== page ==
Cheney in Jerusalem

U.S. Vice President Dick Cheney indicated in a Saturday night press conference with Israeli PM Ehud Olmert that Israel (and Israel alone) is affected by problems of terrorism and a lack of security.

Cheney seemed oblivious to the lack of freedom that Israel’s continued belligerent military occupation imposes on the Palestinians.

In his remarks to journalists after the meeting, Cheney indicated that only Israel might be facing “wrenching national sacrifices on behalf of peace”, while both Israelis and Palestinians would have to make “tough decisions and painful concessions” to reach an agreement.

The U.S. would not “dictate the outcome”, Cheney said, but will “help in the negotiations, and provide all the support and encouragement we can”.

He said that the U.S. wanted to see “a resolution to the conflict”, which would bring “an end to the terrorism that has caused so much grief to Israelis, and a new beginning for the Palestinian people”.

Much speculation has been written about why Cheney was making this trip.  In his remarks after meeting Olmert, Cheney indicated that the invitation had come from Olmert: “I want to thank him for the kind invitation that he extended to me and to my wife Lynne to visit Israel again. I’ve been gone too long – it’s now been five years since I was last here”.

For his part, Olmert indicated that he saw threats to Israel both from the north (Hizballah, Iran and Syria), and from the south (Gaza), and said he would welcome Cheney’s “advice and observations”.

Here are some fuller excerpts.

Olmert:

“There are many items on the common agenda of America and the State of Israel. We are both very concerned about Iran; we are anxious to carry on the peace negotiations with the Palestinians; we are watching very carefully the northern front, the behavior of Syria and the Hizbullah; and naturally, I know how concerned America is with the continued terrorist attacks against Israel coming from Gaza against innocent civilians in the south part of the State of Israel. All these matters will be discussed while you are visiting here, and we will always be happy to hear your advice and your observations about these very important issues which are on top of the agenda of the State of Israel and this part of the world”.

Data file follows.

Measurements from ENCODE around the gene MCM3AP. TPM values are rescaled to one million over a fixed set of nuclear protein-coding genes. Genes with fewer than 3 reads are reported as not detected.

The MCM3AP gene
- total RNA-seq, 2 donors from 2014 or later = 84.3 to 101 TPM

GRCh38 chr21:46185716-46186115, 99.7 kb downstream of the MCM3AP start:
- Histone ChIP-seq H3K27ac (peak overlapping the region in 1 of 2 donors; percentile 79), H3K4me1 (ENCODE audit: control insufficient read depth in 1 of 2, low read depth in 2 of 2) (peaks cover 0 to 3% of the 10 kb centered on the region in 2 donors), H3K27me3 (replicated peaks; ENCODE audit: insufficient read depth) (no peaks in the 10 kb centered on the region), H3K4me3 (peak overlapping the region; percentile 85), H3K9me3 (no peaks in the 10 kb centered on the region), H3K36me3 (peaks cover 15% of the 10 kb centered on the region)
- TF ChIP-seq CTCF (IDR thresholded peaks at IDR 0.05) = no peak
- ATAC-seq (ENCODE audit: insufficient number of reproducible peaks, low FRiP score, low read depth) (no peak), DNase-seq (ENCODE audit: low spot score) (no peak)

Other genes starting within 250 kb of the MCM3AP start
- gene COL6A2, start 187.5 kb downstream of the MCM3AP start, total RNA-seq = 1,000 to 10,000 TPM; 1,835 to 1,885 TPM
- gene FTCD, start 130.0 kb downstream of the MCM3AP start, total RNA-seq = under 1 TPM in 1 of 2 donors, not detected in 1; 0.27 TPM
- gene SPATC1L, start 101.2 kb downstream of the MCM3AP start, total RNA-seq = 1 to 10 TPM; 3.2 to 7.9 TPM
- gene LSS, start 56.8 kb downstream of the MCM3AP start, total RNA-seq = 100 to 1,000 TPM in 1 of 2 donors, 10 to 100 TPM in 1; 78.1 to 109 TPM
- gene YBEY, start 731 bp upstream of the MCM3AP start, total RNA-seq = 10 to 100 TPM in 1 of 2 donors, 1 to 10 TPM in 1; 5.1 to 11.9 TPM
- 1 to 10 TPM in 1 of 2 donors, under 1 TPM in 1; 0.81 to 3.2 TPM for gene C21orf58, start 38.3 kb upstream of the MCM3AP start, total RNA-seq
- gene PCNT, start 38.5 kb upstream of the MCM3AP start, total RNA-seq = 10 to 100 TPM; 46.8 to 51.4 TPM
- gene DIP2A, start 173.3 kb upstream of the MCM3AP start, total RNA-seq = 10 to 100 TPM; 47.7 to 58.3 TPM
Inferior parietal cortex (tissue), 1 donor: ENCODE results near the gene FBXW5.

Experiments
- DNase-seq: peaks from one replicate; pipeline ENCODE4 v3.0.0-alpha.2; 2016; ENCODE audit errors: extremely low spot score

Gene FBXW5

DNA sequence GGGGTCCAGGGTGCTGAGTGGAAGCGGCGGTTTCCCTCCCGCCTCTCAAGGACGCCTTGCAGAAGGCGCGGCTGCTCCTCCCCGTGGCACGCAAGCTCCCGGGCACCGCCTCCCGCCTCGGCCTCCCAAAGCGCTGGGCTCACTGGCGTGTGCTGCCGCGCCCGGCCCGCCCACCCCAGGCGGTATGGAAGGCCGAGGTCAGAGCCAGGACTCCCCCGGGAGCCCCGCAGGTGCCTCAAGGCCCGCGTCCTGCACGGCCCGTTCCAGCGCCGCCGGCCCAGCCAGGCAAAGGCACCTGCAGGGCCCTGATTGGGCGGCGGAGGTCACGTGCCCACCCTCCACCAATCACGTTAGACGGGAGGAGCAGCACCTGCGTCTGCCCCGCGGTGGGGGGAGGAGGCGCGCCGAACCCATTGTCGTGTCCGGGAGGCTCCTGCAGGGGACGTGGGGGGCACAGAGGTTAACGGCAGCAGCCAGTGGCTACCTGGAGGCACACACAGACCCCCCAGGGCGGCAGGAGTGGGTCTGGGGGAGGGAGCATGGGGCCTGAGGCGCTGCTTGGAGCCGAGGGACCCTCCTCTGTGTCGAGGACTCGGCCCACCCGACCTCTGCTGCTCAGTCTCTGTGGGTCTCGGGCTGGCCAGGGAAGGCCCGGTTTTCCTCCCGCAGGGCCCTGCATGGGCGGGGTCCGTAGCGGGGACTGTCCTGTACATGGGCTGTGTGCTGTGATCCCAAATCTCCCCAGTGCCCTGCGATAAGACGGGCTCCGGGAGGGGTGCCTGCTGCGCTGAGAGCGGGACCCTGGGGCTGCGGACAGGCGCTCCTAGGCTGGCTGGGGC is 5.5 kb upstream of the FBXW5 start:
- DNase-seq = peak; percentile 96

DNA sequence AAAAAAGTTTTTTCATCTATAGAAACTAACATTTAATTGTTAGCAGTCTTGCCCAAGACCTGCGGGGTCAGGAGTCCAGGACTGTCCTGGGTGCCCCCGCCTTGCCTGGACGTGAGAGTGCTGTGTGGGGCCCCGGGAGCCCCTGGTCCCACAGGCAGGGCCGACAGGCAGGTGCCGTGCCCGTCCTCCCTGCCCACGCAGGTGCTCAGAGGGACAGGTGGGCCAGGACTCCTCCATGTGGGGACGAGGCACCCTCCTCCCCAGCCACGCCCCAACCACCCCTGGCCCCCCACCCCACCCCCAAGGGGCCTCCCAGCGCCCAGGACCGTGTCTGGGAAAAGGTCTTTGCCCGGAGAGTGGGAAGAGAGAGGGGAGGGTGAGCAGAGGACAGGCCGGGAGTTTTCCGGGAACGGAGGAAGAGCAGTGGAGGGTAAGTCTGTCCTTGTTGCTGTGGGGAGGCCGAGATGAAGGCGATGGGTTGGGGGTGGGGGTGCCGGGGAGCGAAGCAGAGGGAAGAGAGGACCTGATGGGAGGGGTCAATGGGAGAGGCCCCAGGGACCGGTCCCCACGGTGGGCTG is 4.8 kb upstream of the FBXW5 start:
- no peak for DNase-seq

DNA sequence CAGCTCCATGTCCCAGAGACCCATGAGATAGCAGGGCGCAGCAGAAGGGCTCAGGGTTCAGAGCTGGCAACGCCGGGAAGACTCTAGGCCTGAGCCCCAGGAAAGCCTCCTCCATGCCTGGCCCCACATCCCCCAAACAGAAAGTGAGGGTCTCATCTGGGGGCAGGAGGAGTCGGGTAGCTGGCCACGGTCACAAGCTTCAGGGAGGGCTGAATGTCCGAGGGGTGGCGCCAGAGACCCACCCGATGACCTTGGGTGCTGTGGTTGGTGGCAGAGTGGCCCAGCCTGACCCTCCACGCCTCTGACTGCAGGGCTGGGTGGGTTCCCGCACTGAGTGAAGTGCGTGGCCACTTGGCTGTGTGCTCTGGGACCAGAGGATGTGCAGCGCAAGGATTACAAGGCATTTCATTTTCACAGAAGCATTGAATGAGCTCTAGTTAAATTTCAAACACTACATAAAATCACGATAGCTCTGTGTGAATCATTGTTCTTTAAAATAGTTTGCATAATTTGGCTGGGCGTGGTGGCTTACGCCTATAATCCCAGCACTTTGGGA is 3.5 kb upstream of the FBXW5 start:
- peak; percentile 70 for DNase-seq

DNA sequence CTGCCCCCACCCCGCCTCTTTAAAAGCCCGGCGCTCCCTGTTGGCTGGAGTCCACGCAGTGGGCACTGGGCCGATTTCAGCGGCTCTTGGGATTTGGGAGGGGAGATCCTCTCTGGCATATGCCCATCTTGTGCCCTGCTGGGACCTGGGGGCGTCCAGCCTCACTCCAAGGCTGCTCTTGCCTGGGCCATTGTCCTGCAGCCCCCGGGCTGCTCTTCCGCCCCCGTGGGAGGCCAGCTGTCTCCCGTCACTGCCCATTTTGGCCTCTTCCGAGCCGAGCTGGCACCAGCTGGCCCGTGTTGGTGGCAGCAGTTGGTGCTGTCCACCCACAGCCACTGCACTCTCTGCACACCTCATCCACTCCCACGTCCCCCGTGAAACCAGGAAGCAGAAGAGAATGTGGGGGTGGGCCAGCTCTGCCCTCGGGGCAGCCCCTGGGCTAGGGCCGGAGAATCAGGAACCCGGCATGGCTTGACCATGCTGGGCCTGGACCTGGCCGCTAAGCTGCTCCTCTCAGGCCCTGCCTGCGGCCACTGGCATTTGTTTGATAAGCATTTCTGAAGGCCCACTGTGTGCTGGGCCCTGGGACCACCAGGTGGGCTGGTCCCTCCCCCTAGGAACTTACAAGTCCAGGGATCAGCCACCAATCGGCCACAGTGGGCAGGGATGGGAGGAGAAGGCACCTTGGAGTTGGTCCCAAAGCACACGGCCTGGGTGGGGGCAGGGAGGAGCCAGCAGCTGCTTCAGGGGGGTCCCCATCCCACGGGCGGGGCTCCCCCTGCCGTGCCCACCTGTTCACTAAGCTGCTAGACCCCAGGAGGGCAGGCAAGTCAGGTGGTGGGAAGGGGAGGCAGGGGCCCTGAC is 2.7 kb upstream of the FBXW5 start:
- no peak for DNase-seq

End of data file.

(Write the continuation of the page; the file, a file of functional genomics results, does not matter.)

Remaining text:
Cheney: “I’m especially pleased to be here as we celebrate the 60th anniversary of Israel’s emergence as a modern nation-state. The State of Israel’s rise out of the ashes of World War II is one of history’s great miracles.  So too is the fact that Israel has survived these six decades, despite often violent assaults against its very existence … America’s commitment to Israel’s security is enduring and unshakable, as is our commitment to Israel’s right to defend itself always against terrorism, rocket attacks and other threats from forces dedicated to Israel’s destruction. The United States will never pressure Israel to take steps that threaten its security. As successful democracies, the U.S. and Israel have a basic confidence in the power of freedom to lift up whole societies and to lay the foundation for peace. We will defend ourselves and protect our people, but as President Bush said here in January, we will do more than defend ourselves; we will seek lasting peace.

“History has clearly shown that when encountered by Arab partners like Anwar Sadat and the late King Hussein of Jordan, who accepted Israel’s permanence, and are willing and capable of delivering on their commitments, Israelis are prepared to make wrenching national sacrifices on behalf of peace.  I have no doubt this is equally the case with Palestinians. On this journey, I am reiterating the President’s commitment of two democratic states, Israel and Palestine, living side by side in peace and security …

“Reaching the necessary agreement will require tough decisions and painful concessions by both sides, but America is committed to moving the process forward, and to that end I will meet with President Abbas and Prime Minister Fayyad. They too can be certain of America’s goodwill in this process.  It is not America’s role to dictate the outcome, but we will help in the negotiations, and provide all the support and encouragement we can.  We care deeply about these issues.  We want to see a resolution to the conflict; an end to the terrorism that has caused so much grief to Israelis; and a new beginning for the Palestinian people”.

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